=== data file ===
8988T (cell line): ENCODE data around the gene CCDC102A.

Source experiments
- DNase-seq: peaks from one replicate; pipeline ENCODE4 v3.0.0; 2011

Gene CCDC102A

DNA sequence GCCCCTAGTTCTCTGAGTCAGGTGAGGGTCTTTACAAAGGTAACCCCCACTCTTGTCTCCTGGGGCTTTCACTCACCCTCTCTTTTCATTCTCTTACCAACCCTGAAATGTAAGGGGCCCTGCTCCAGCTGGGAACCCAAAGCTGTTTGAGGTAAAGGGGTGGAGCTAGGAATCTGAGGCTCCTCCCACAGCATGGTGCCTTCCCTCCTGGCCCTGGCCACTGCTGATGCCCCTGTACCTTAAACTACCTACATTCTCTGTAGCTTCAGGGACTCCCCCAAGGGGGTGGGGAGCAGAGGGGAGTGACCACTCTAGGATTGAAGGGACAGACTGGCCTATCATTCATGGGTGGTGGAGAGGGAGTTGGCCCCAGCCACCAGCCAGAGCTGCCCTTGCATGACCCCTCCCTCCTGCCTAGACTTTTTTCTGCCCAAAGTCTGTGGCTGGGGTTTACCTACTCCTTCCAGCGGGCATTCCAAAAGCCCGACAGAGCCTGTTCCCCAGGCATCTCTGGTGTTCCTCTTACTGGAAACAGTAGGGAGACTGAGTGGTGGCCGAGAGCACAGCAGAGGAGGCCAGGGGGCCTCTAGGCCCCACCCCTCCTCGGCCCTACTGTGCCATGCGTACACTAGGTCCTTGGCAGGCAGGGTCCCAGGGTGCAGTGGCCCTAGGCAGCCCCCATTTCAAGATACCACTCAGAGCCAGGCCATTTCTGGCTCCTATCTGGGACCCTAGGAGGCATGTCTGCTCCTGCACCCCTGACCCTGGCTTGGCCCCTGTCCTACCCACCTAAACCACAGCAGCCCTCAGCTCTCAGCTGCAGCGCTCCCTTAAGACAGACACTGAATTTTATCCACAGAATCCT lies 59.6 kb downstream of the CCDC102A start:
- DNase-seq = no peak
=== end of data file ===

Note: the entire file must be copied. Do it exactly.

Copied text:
8988T (cell line): ENCODE data around the gene CCDC102A.

Source experiments
- DNase-seq: peaks from one replicate; pipeline ENCODE4 v3.0.0; 2011

Gene CCDC102A

DNA sequence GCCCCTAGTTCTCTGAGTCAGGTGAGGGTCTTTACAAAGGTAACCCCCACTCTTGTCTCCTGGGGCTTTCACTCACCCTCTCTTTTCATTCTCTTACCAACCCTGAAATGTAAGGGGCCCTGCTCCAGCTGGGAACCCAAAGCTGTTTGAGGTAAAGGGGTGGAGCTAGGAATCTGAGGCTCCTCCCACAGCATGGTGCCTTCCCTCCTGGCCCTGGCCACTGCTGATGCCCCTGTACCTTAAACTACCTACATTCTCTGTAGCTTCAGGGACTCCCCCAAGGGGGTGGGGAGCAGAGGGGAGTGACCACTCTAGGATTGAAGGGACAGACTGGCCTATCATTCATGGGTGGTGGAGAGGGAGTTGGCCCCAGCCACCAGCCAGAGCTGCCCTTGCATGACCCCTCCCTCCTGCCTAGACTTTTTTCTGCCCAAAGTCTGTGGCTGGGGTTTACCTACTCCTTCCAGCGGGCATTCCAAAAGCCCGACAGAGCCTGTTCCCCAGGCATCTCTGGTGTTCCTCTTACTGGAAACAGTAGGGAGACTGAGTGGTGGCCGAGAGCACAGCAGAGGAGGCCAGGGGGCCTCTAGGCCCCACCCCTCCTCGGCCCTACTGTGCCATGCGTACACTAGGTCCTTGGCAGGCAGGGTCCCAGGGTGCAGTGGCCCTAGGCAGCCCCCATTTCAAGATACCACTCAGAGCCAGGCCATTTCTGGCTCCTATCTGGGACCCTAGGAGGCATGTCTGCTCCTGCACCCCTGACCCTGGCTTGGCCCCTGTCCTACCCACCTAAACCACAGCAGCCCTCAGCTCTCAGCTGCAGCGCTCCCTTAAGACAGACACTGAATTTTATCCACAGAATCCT lies 59.6 kb downstream of the CCDC102A start:
- DNase-seq = no peak